To Thine Own Self Be True? Incentive Problems in Personalized Law

62 Pages Posted: 5 Mar 2020 Last revised: 6 Mar 2020

See all articles by Jordan M. Barry

Jordan M. Barry

University of San Diego School of Law

John William Hatfield

University of Texas at Austin

Scott Duke Kominers

Harvard University

Date Written: February 11, 2020

Abstract

Recent years have seen an explosion of scholarship on “personalized law.” Commentators foresee a world in which regulators armed with big data and machine learning techniques determine the optimal legal rule for every regulated party, then instantaneously disseminate their decisions via smartphones and other “smart” devices. They envision a legal utopia in which every fact pattern is assigned society’s preferred legal treatment in real time.

But regulation is a dynamic process; regulated parties react to law. They change their behavior to pursue their preferred outcomes—which often diverge from society’s—and they will continue to do so under personalized law: They will provide regulators with incomplete or inaccurate information. They will attempt to manipulate the algorithms underlying personalized laws by taking actions intended to disguise their true characteristics. Personalized law can also (unintentionally) encourage regulated parties to act in socially undesirable ways, a phenomenon known as moral hazard.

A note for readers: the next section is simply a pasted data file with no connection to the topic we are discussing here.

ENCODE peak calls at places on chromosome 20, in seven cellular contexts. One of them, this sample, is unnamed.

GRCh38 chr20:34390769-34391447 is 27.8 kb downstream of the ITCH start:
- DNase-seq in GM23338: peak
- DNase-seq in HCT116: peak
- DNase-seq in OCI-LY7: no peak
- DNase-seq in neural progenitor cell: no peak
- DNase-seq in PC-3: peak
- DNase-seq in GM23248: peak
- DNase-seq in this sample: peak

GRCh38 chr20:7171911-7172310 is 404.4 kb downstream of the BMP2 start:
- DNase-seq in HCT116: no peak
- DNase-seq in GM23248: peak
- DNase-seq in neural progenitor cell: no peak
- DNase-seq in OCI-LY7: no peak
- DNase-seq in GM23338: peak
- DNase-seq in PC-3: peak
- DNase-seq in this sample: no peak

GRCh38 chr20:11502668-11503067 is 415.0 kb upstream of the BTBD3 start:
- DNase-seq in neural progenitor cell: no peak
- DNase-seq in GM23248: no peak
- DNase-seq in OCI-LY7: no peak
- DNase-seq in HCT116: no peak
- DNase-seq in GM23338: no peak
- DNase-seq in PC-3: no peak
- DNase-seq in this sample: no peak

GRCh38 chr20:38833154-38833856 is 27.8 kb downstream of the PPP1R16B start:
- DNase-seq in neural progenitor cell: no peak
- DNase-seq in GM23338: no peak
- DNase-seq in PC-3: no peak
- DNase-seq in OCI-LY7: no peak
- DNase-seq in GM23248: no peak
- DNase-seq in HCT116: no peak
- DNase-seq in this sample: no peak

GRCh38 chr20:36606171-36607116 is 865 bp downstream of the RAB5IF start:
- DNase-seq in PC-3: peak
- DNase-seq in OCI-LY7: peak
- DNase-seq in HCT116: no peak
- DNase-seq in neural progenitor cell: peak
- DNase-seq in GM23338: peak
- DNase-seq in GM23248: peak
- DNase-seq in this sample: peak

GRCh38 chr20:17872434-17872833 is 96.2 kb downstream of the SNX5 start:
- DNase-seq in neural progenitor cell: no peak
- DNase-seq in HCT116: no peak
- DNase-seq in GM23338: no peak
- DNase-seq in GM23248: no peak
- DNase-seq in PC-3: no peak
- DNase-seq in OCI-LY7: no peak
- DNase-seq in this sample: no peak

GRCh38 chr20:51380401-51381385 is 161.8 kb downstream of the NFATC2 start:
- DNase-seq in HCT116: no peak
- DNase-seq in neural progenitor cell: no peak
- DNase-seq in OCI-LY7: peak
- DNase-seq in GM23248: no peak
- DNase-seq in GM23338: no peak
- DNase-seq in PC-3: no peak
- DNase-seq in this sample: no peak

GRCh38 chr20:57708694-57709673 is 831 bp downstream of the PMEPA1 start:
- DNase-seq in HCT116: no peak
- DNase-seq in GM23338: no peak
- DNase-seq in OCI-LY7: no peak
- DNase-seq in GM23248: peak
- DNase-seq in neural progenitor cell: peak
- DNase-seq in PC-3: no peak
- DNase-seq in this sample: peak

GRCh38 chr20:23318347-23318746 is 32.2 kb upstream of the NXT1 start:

Moreover, regulators seeking to combat these dynamics will face significant constraints. Regulators will have imperfect information, both because of privacy concerns and because regulated parties and intermediaries will muddle regulators’ data. They may lack the authority or the political will to respond to regulated parties’ behavior. The transparency requirements of a democratic society may hinder their ability to thwart gamesmanship. Concerns about unintended consequences may further lower regulators’ willingness to personalize law.

Taken together, these dynamics will limit personalized law’s ability to optimally match facts to legal outcomes. Personalized law may be a step forward, but it will not produce the utopian outcomes that some envision.

Keywords: Personalized Law, regulation, regulatory avoidance, regulatory arbitrage, law and economics, law and technology, law and artificial intelligence, futurism, moral hazard, elicitation, signaling, privacy

JEL Classification: H10, H11, K10, K23, K30

Suggested Citation

Barry, Jordan and Hatfield, John William and Kominers, Scott Duke, To Thine Own Self Be True? Incentive Problems in Personalized Law (February 11, 2020). San Diego Legal Studies Paper No. 20-439. Available at SSRN: https://ssrn.com/abstract=3536174 or http://dx.doi.org/10.2139/ssrn.3536174

Jordan Barry (Contact Author)

University of San Diego School of Law ( email )

5998 Alcala Park
San Diego, CA 92110-2492
United States

John William Hatfield

University of Texas at Austin ( email )

Austin, TX 78712
United States

Scott Duke Kominers

Harvard University ( email )

Rock Center
Harvard Business School
Boston, MA 02163
United States

HOME PAGE: http://www.scottkom.com/

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